An important story for any of us involved in (or who care about) the future of journalism.
One of the big-ticket items for universities as a whole is buried somewhat in the aforementioned story: Arizona State University, the centerpiece of this report, "has taken steps to shutter four dozen academic programs this year." In the current economic environment, no program can consider itself the proverbial sacred cow; it is now necessary (however sad it is to say it) for an academic unit to demonstrate its vitality in ways it hasn't had to do in the past.
For journalism programs, this need to prove themselves comes at a time when the journalism industry also is in upheaval. It seems counter-intuitive to argue that a program is viable without it being able to say clearly what and how it ought to be teaching.
Of course, the fundamentals matter, but a plausible argument can be made that "what is fundamental" is unclear. Sure, students need to write; in the past, that was easy -- there was a print-style and a broadcast-style. Now? A blending challenges us. Writing is perhaps the most fundamental of the fundamentals, and if the approach to teaching it has become murky then what does that say for the other fundamentals (i.e. ethics)?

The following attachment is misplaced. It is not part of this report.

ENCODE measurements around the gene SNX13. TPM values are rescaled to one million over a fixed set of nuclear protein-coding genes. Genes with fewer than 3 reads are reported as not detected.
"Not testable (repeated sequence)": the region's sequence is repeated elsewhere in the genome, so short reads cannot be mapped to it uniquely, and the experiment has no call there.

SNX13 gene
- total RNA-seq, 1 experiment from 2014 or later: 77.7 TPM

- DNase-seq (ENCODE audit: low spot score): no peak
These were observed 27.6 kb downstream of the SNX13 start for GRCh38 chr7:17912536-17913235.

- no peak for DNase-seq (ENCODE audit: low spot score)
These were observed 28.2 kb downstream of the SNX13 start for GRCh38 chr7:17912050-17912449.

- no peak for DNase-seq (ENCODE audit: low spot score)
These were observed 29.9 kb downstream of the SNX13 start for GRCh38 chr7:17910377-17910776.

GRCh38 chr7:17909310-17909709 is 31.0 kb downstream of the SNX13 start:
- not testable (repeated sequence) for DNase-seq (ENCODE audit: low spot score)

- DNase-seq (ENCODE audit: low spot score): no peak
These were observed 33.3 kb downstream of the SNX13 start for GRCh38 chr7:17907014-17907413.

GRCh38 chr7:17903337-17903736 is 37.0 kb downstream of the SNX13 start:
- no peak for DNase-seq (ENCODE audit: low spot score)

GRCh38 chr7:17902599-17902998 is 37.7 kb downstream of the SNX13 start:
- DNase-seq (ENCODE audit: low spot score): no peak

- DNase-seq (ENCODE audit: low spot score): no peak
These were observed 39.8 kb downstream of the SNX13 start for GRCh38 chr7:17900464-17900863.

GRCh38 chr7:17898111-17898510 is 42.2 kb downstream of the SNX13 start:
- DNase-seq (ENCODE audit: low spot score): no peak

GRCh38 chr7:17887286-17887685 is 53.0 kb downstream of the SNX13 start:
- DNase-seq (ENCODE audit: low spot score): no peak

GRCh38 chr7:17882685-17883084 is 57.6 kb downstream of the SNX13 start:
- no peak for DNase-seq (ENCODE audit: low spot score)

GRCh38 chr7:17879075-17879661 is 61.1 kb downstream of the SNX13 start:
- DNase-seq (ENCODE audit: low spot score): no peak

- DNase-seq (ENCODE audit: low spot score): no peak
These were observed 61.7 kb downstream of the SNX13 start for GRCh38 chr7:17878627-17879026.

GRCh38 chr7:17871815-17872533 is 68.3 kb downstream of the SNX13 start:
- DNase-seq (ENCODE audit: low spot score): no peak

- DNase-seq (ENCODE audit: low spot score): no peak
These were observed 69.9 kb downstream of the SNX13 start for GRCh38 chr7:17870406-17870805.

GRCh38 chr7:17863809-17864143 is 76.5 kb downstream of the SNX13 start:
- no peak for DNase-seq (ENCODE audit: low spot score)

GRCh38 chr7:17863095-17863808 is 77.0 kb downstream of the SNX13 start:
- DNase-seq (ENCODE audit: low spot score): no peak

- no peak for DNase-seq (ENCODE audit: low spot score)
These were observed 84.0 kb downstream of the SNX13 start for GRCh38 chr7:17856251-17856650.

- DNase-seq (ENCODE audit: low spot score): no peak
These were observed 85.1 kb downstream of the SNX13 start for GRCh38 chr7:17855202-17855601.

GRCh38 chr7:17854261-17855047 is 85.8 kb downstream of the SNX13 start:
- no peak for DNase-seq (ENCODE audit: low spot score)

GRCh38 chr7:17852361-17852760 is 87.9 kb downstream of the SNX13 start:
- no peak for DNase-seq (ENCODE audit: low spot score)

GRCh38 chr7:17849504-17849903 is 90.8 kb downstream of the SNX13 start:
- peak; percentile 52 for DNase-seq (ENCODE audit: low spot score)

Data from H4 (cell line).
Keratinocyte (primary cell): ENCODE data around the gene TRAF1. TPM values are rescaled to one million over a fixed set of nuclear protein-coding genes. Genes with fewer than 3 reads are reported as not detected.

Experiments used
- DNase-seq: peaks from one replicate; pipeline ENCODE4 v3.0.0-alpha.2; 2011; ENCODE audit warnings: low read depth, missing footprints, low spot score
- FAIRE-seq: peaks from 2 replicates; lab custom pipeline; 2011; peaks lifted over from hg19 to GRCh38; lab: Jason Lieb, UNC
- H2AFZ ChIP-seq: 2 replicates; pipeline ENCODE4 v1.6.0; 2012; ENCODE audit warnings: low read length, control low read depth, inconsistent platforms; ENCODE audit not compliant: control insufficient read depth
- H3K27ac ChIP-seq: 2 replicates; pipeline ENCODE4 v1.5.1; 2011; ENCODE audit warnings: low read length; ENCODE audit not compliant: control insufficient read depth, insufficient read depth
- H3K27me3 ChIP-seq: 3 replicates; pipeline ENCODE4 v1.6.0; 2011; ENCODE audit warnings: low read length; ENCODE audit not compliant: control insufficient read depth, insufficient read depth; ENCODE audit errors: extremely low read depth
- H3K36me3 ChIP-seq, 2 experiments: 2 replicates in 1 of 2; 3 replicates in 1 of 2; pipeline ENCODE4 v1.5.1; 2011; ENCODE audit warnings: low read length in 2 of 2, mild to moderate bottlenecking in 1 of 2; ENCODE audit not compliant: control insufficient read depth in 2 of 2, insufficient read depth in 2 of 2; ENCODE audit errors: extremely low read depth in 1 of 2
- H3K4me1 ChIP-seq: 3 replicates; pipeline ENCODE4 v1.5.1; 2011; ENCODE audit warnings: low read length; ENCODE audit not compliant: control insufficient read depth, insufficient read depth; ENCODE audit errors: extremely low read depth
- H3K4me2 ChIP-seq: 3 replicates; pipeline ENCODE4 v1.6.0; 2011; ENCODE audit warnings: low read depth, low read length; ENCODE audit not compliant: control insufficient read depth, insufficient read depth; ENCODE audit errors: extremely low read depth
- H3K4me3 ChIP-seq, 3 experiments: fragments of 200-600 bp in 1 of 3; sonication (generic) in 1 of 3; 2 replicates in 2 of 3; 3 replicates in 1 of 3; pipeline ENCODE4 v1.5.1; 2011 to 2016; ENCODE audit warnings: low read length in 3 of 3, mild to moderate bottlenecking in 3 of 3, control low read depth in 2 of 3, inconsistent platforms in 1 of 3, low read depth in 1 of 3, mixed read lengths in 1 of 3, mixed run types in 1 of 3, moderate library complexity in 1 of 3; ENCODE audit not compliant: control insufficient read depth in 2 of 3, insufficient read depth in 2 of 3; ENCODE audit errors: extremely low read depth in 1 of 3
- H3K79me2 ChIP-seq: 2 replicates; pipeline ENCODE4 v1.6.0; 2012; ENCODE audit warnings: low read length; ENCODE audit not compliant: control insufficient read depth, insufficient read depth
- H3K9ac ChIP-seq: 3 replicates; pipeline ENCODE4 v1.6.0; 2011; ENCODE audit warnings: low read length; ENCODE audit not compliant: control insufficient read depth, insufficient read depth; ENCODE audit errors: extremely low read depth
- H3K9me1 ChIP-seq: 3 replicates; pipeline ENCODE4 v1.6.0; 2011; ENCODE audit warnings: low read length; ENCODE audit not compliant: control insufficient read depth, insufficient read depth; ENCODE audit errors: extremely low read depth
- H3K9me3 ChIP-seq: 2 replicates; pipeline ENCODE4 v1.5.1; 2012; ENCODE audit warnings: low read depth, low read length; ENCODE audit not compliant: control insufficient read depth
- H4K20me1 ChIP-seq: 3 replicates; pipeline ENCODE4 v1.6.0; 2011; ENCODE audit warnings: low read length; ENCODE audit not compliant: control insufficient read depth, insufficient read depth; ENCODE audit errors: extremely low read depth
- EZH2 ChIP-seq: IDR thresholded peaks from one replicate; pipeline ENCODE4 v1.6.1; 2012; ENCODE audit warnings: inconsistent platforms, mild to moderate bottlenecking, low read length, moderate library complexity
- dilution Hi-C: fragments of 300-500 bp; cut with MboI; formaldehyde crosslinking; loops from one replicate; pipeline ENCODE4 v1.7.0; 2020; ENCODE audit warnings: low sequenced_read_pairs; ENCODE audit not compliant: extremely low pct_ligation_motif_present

Technology challenges us. The digital phenomenon has been discussed in multiple ways inside and outside this blog; and I think we can agree that it has changed how messages are delivered, and it has made it easier for everyone to communicate. How we teach technology (while not sacrificing the fundamentals) tells much about what our priorities are as a program. For example, do you abandon "dark room" photography because of the demand for digital photos?
Economics certainly cannot be ignored. In the "old days" (say, the 1980s) the idea of incorporating economics into a communications course would have been considered sacrilege; "we don't dare do that here," was a common cry. In fact, a journalist had it ingrained that the sales side of the house never interfered with the content side of the house. Now? Go ahead and make that argument, and get yourself laughed at. However, once you are done being laughed at, ask this question: "So, if all of you are so convinced we should do it, tell me how?"
These challenges excite me, and they assist every day in keeping me interested in being the best possible teacher I can be. No, none of us always teaches "it" (whatever it is on a given day) perfectly, but if we are doing our best we have a real sense of accomplishment. But we cannot rest on our laurels.